Dreams—Tips From The Greatest Showman

by Jeanne Takenaka, @jeannetakenaka

Who has seen The Greatest Showman? Can I just say it’s one of the best movies I’ve seen in a while? One of my favorite aspects of this movie is how Phineas Taylor (P.T.) Barnum dreams. He kept an optimistic spirit, even when “bleak” defined his life. He infused light into the dark times.

Barnum needed to earn money to support his family, but got fired from his job. His daughter’s words kindled the dream for what would one day become his circus. He worked for his dream. He didn’t know exactly what he needed to do, so he started somewhere. He tried things. Some plans failed. Others succeeded.

P. T. Barnum kept dreaming. In the process of bringing the “misfits” of life together, he created a safe place. A place of acceptance.

His dream was not without opposition. Protestors shouted outside his building, becoming increasingly dangerous.

The thing is, Barnum persevered. He kept working toward his dream to bring smiles to peoples’ faces. He purchased an amazing home for his family.

He chose to see the possible, rather than the impossible in his situation. Even when things were at their worst, he held tightly to what he hoped to achieve.

He worked hard. He didn’t give up after a mistake or a setback. He figured out how to make it better.

He discovered what was most important. The dream was amazing. But the people who came together as a result of the dream being realized? They were what made his dream worthwhile.

How does all of this apply to us? As writers, most of us have dreams. We want our words to touch hearts. Our books to be published.

But, this road? It ain’t easy. We can take a few notes from The Greatest Showman to help us walk our paths toward fulfilling our dreams.

1. Determine to keep a positive outlook. Even when the rejections come. The contest scores tank. Remember why we write.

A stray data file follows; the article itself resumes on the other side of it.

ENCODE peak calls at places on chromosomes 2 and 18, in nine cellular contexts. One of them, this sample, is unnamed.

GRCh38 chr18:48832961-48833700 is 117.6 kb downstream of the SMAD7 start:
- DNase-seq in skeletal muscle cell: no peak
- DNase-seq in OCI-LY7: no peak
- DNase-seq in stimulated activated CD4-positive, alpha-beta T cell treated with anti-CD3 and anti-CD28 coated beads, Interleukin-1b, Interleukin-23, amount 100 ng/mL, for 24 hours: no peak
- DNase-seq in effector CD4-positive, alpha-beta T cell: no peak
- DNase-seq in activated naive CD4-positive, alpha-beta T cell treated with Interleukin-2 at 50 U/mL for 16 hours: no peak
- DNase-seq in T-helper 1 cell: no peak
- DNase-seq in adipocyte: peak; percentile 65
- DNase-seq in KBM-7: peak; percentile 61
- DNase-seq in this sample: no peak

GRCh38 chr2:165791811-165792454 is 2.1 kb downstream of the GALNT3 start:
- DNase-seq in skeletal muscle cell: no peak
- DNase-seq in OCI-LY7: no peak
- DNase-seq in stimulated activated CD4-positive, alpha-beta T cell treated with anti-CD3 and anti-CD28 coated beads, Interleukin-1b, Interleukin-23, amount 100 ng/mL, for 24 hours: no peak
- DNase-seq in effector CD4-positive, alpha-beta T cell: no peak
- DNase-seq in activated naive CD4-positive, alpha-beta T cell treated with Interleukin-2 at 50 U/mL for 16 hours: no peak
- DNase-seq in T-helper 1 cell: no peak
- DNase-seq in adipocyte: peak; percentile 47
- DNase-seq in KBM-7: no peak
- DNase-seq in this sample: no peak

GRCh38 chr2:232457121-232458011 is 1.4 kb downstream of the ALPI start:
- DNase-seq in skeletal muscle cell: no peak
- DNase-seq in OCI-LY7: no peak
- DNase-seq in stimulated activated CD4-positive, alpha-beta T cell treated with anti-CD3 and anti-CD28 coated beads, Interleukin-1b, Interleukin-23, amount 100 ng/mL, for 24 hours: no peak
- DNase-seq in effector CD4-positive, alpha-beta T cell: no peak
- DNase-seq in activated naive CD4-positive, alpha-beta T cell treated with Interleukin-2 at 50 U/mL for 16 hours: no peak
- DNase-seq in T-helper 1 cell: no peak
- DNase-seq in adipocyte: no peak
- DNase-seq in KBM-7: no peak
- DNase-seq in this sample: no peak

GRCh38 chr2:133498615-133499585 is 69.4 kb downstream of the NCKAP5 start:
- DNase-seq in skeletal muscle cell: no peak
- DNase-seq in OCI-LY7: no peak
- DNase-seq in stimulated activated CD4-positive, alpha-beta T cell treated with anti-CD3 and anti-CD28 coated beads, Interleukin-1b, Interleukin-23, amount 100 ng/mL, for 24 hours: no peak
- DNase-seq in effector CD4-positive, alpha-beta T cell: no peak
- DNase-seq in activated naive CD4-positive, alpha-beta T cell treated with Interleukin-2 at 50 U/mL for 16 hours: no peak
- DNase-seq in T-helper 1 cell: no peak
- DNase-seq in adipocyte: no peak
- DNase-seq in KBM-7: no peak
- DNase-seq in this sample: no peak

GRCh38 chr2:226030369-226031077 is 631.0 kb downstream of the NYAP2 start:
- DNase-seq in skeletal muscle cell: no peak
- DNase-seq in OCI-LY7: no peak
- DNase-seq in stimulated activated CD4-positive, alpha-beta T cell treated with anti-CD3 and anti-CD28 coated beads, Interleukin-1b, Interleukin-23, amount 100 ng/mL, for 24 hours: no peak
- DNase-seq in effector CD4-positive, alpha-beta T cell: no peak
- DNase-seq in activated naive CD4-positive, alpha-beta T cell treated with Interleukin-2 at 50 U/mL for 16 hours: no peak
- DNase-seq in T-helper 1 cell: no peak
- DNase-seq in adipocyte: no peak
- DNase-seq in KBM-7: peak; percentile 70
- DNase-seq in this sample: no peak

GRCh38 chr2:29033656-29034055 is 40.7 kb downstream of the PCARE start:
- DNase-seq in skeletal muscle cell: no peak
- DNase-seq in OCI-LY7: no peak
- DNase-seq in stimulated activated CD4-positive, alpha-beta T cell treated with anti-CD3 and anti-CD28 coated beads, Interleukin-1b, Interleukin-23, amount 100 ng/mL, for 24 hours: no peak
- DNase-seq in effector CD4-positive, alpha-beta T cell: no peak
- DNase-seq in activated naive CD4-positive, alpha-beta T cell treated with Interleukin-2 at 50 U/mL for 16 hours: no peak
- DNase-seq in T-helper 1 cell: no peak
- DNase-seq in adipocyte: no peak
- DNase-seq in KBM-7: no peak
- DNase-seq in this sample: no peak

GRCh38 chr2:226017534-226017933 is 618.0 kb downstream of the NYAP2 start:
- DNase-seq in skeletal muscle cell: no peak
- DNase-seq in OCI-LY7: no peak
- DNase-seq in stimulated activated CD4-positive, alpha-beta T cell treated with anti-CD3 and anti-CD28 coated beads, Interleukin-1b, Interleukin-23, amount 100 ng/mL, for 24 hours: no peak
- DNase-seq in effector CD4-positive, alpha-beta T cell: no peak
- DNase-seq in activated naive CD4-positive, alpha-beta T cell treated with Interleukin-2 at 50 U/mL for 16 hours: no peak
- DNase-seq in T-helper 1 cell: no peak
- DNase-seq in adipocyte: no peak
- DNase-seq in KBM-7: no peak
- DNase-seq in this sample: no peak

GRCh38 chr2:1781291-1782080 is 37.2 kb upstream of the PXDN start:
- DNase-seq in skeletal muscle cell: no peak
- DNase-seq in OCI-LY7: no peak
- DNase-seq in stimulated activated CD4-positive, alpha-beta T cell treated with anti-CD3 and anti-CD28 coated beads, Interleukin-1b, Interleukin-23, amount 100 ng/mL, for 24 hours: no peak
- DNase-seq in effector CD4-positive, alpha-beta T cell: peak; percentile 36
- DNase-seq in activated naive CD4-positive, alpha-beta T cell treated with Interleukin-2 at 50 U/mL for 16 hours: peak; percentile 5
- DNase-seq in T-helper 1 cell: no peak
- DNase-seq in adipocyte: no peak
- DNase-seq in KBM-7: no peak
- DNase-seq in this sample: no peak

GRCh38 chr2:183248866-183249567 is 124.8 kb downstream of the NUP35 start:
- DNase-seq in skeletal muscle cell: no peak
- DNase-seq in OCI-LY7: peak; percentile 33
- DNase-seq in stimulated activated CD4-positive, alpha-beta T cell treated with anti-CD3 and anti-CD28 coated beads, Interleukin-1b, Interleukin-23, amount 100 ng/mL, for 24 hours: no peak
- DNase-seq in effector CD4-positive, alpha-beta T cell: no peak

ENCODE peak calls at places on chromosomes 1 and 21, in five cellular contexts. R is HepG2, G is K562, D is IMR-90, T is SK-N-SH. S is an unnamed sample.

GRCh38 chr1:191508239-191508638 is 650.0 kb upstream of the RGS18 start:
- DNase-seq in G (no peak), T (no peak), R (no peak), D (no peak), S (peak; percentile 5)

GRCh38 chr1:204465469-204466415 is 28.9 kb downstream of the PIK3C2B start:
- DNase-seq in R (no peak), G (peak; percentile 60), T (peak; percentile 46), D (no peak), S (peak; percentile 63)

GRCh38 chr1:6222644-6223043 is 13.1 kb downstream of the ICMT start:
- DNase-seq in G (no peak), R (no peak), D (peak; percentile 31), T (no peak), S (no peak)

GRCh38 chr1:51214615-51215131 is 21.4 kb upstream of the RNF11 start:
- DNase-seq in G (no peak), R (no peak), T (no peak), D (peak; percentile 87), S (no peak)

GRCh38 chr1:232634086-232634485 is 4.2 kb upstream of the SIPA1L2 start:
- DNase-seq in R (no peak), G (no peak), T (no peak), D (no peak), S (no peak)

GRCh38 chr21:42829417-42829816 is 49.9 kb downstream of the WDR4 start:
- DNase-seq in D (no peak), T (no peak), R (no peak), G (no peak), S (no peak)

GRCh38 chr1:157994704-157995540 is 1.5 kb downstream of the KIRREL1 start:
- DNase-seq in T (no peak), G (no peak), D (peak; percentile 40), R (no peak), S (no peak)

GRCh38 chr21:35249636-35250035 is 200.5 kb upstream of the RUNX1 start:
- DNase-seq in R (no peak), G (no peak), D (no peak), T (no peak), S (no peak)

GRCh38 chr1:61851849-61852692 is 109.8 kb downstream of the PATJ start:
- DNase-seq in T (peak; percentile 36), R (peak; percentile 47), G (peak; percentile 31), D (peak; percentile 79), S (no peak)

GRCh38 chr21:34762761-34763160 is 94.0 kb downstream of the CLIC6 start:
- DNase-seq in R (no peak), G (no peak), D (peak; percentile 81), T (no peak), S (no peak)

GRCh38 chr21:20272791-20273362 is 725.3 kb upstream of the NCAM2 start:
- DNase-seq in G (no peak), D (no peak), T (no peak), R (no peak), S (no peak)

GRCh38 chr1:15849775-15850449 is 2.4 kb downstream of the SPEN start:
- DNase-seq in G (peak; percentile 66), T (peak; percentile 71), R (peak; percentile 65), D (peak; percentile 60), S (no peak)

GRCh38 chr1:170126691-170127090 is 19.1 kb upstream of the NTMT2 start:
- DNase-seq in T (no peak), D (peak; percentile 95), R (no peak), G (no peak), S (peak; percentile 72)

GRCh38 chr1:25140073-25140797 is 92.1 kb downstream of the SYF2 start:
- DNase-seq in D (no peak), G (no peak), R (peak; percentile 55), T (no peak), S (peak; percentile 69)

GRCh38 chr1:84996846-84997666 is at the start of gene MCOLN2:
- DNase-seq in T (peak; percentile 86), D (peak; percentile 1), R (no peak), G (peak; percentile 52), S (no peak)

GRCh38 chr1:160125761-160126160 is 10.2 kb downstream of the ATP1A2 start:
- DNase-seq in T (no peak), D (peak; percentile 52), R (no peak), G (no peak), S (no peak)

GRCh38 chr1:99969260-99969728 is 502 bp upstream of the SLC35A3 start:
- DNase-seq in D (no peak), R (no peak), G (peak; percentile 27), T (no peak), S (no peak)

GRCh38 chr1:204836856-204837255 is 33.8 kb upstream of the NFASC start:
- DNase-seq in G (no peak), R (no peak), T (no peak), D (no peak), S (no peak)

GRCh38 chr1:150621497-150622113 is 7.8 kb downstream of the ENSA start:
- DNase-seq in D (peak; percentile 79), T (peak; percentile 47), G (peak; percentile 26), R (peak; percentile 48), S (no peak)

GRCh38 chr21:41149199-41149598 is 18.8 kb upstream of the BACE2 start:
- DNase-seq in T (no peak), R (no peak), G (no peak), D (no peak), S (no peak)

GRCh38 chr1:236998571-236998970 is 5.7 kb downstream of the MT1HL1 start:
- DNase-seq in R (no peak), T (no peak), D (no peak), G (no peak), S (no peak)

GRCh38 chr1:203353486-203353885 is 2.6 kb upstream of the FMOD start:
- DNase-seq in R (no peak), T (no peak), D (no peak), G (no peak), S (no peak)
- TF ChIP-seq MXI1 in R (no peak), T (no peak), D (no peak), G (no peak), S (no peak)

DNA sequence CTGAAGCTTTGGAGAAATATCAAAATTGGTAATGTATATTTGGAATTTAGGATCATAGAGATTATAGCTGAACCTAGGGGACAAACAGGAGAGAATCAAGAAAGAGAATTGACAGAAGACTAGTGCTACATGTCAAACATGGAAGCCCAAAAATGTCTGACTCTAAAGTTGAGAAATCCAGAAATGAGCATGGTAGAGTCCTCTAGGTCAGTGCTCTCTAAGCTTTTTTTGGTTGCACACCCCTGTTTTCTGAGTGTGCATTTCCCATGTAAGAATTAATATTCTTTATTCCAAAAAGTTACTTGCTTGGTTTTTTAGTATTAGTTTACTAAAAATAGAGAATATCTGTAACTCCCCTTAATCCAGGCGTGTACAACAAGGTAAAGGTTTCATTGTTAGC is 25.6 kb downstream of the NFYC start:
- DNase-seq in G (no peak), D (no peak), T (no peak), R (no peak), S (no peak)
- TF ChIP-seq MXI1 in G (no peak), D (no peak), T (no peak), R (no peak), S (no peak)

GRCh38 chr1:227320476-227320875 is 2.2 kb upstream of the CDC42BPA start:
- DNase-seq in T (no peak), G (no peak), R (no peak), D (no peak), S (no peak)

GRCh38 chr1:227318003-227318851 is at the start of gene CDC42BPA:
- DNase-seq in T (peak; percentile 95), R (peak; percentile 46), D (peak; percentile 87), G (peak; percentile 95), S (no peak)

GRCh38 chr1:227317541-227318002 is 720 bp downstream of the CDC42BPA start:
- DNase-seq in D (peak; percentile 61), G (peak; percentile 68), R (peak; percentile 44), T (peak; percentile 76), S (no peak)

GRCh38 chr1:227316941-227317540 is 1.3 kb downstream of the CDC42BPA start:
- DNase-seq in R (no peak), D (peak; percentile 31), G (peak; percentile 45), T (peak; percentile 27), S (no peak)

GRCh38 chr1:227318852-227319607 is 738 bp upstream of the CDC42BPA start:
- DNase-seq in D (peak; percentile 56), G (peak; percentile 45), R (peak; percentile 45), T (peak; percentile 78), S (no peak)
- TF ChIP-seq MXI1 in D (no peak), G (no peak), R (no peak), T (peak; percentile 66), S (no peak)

2. We all make mistakes. Figure out what’s not working with our writing and learn how to make it better. Talk with a mentor. Research online. Read books. We never have to stay stuck where we are.

3. Don’t fear opposition. We have an enemy who wants to defeat us. People who want to discourage us. We need to remember that God gives us our dreams. He will enable us to fulfill them in His way and time.

4. Remember there’s more to a dream being fulfilled than our words being published. Choose gratitude for those who help us along the way.

God is the Dream-Giver. His vision for our dreams may look different from our vision. We need to seek Him first. Ask Him to guide us as we work on our stories. And then walk on the path He leads us to.

What about you? If you’ve seen this movie, what did you like best about it? How do you keep your dreams alive?

Tweet: How do you keep your #dreams alive? Dreams–Tips From The Greatest Showman by @JeanneTakenaka via @NovelAcademy #writing #encouragement https://ctt.ec/i67yo+

~*~

Jeanne Takenaka writes contemporary fiction that touches the heart. She won My Book Therapy’s Frasier award in 2014 after finaling in the contest in 2013. She was a Genesis 2015 finalist in the romance category, and she finaled in the Launching a Star Contest and the Phoenix Rattler in 2012. An active member of ACFW and My Book Therapy, Jeanne blogs about life and relationships at http://jeannetakenaka.wordpress.com. A graduate with an M.A. in education, she resides in Colorado with her husband and two exuberant boys who hope to one day have a dog of their own.

Write Like an Olympian

by Kariss Lynch, @Kariss_Lynch

It’s time for the 2018 Olympics, and with the opening ceremonies, I will be retreating to my living room as I watch a few weeks of athletes chasing their dreams amidst massive adrenaline rushes. I literally count down to the Olympics every year. I’m drawn to the stories of these individuals, and I love watching our flag raised high and the national anthem play after each of their victories. But I think what I love most about the Olympics is that on some level I relate to these athletes, maybe not in skill set but I do in drive, and I think there is something we as writers can learn from them.

  1. Discipline

It is no small feat to stand on an international stage. Before these athletes get their one or two shots to compete, they are training tirelessly, often for years leading up to the big event. That training often entails injury, early mornings, long hours, lots of pain and sweat, and maybe even discouragement. But I imagine when they stand at the top of the mountain about to ski down or grip their partner’s hand before they glide onto the ice, all the time spent is worth it. We will never see our publishing dreams come to life without hours of discipline. These are the hours no one else will ever see, and these are the hours that will shape us the most.

  1. Dreaming